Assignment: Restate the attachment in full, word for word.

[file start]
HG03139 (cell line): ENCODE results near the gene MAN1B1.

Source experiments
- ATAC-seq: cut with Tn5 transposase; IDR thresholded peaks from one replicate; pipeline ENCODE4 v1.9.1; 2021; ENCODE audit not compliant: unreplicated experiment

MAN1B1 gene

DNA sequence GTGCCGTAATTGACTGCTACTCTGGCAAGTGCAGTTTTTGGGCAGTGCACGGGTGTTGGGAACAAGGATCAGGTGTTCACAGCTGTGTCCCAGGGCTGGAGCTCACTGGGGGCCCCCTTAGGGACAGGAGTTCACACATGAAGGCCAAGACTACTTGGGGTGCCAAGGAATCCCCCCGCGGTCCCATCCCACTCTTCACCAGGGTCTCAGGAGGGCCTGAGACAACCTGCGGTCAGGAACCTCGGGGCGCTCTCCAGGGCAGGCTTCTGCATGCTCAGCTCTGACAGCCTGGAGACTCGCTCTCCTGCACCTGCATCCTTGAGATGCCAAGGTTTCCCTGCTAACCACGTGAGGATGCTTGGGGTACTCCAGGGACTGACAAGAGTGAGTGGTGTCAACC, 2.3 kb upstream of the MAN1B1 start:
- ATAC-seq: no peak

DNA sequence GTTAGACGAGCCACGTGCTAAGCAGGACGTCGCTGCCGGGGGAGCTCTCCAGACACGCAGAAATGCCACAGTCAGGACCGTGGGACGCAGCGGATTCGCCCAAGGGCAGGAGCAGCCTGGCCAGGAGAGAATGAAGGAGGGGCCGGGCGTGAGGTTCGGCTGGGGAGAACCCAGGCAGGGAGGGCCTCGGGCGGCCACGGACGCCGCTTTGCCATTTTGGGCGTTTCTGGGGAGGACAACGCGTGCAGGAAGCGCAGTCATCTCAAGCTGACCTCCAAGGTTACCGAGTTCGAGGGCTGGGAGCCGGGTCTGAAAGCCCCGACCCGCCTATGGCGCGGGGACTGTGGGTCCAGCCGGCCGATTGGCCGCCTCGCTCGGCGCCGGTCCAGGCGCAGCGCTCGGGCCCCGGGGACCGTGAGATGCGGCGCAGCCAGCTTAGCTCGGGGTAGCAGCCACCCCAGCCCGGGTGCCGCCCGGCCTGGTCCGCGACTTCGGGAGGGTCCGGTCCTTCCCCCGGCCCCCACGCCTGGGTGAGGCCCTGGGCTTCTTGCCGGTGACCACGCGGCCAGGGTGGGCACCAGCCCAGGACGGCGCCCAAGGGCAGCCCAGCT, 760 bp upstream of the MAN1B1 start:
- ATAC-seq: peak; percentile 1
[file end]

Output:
HG03139 (cell line): ENCODE results near the gene MAN1B1.

Source experiments
- ATAC-seq: cut with Tn5 transposase; IDR thresholded peaks from one replicate; pipeline ENCODE4 v1.9.1; 2021; ENCODE audit not compliant: unreplicated experiment

MAN1B1 gene

DNA sequence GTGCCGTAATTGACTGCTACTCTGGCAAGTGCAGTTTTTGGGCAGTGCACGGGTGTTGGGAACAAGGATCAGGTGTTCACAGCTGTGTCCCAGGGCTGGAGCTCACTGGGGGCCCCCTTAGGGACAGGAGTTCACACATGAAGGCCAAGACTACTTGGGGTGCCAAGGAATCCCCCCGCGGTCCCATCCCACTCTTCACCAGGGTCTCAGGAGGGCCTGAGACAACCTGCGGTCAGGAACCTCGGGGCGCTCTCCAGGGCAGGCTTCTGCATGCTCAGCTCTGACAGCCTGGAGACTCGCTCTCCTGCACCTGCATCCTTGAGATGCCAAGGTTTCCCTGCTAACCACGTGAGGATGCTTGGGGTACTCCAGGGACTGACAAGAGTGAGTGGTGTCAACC, 2.3 kb upstream of the MAN1B1 start:
- ATAC-seq: no peak

DNA sequence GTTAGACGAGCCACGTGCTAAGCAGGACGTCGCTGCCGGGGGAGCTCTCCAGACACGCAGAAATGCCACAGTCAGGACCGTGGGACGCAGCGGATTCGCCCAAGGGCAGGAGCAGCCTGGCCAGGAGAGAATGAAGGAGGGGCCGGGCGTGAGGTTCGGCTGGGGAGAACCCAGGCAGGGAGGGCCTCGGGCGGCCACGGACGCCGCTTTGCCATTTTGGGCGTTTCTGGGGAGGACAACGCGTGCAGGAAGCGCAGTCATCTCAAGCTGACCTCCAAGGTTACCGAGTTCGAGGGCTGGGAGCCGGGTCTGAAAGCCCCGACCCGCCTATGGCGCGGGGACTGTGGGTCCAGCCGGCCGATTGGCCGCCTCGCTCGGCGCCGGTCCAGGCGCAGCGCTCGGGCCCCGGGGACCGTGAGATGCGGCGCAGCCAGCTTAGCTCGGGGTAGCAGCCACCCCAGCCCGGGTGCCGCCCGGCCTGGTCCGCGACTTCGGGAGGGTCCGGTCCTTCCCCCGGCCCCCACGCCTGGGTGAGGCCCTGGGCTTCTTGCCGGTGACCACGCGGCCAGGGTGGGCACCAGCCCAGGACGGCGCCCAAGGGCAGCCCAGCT, 760 bp upstream of the MAN1B1 start:
- ATAC-seq: peak; percentile 1